Last summer, Walley traveled to Jicarilla to meet the long-time resident gold miner and see his place first hand.
He keeps his efforts “small by design and philosophy,” wrote Walley in an Aug. 18 report for newssite Sierra Times.
“I keep it that way because I don’t want to disturb the land more than I have to; I just take enough gold to get by,” Fennell told Walley. “I don’t use any chemicals and darn little water.”
As there is no natural supply of water at his home, what water he uses he draws from a well down the road, hauling it back in an aging pickup truck. A generator supplies electricity for lights and a computer. He has a few chickens running about that he keeps for eggs, and a goat for milk.
Fennell told Walley he had “recently” received a letter from the Lincoln National Forest office stating he’ll be charged with trespassing unless he prepares various papers and forms, which he claims would likely put him out of business.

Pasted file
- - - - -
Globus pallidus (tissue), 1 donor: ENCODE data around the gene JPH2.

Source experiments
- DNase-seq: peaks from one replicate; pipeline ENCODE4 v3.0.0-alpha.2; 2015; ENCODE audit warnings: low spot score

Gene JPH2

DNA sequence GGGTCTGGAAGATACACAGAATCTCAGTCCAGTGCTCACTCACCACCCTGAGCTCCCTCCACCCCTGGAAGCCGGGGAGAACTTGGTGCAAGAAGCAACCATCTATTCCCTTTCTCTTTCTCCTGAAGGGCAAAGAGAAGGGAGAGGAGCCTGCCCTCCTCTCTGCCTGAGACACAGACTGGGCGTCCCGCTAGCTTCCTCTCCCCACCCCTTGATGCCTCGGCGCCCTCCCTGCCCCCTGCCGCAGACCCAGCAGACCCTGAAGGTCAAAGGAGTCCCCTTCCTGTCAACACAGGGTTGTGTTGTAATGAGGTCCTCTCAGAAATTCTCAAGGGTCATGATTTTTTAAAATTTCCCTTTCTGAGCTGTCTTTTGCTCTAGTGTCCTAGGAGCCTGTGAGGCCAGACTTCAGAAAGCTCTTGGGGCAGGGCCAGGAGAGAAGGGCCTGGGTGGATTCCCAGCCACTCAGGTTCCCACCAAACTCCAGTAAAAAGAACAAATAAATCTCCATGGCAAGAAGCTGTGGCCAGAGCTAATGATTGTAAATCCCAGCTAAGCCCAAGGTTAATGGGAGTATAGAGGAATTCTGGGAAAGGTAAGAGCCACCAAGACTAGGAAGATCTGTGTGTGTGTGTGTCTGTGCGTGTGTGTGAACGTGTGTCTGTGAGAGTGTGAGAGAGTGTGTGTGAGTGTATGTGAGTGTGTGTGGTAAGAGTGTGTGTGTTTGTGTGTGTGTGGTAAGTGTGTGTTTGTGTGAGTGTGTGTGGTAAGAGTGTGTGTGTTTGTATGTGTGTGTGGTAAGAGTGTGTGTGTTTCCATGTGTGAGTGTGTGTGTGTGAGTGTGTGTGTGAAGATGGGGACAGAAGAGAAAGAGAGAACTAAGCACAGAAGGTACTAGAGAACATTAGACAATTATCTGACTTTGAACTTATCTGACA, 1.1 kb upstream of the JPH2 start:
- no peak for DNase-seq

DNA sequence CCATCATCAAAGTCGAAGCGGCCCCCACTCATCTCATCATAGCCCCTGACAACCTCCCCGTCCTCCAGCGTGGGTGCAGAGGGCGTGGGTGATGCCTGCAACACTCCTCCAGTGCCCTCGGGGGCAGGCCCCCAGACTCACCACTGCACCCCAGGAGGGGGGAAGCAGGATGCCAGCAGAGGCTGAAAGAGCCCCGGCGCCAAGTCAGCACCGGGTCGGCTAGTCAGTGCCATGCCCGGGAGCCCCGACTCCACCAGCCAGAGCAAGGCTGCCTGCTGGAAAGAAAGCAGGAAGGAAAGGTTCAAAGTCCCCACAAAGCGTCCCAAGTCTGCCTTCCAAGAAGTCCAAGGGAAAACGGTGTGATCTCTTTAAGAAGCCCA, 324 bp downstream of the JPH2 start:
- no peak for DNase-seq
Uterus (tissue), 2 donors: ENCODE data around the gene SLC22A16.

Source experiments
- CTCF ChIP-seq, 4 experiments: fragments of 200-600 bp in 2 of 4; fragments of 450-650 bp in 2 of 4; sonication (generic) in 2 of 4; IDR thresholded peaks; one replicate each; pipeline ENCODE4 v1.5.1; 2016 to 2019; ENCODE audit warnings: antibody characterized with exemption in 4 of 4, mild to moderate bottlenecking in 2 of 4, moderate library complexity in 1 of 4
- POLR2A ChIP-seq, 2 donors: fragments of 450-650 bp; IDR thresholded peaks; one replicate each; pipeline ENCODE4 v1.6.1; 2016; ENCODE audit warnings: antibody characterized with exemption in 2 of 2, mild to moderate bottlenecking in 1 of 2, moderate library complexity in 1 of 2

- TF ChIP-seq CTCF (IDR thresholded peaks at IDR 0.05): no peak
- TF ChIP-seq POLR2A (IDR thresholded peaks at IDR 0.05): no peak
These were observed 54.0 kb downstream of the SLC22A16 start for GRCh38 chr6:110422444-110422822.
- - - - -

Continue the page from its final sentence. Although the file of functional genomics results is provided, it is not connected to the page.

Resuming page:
Specifically, the service is demanding that he file a “plan of operation” – a document describing the extent of his operation, the equipment to be used, restoration plans and other details. It’s a standard request demanded of those wishing to mine or log or otherwise obtain resources from federal land. But applicants have found that when completed, further demands are made for ratcheting up requirements, thereby making it very difficult if not impossible for small-scale entrepreneurs like Fennell to operate.
“Once I file the paper [a plan of operation], the Forest Service will impose such a huge reclamation bond that I won’t be able to afford it,” he explained. “I have watched them do it to my neighbors. They are all gone now. I am the last miner in the Jicarilla Mountains.”
Although they insist Fennell should jump through a series of bureaucratic hoops, the Forest Service and its employees say they object only to his living arrangements, which they regard as squatting.
“Fennell has a legal right to his claim, but he is illegally occupying cabins that are on national forest land,” Lincoln National Forest ranger Jerry Hawks told Walley.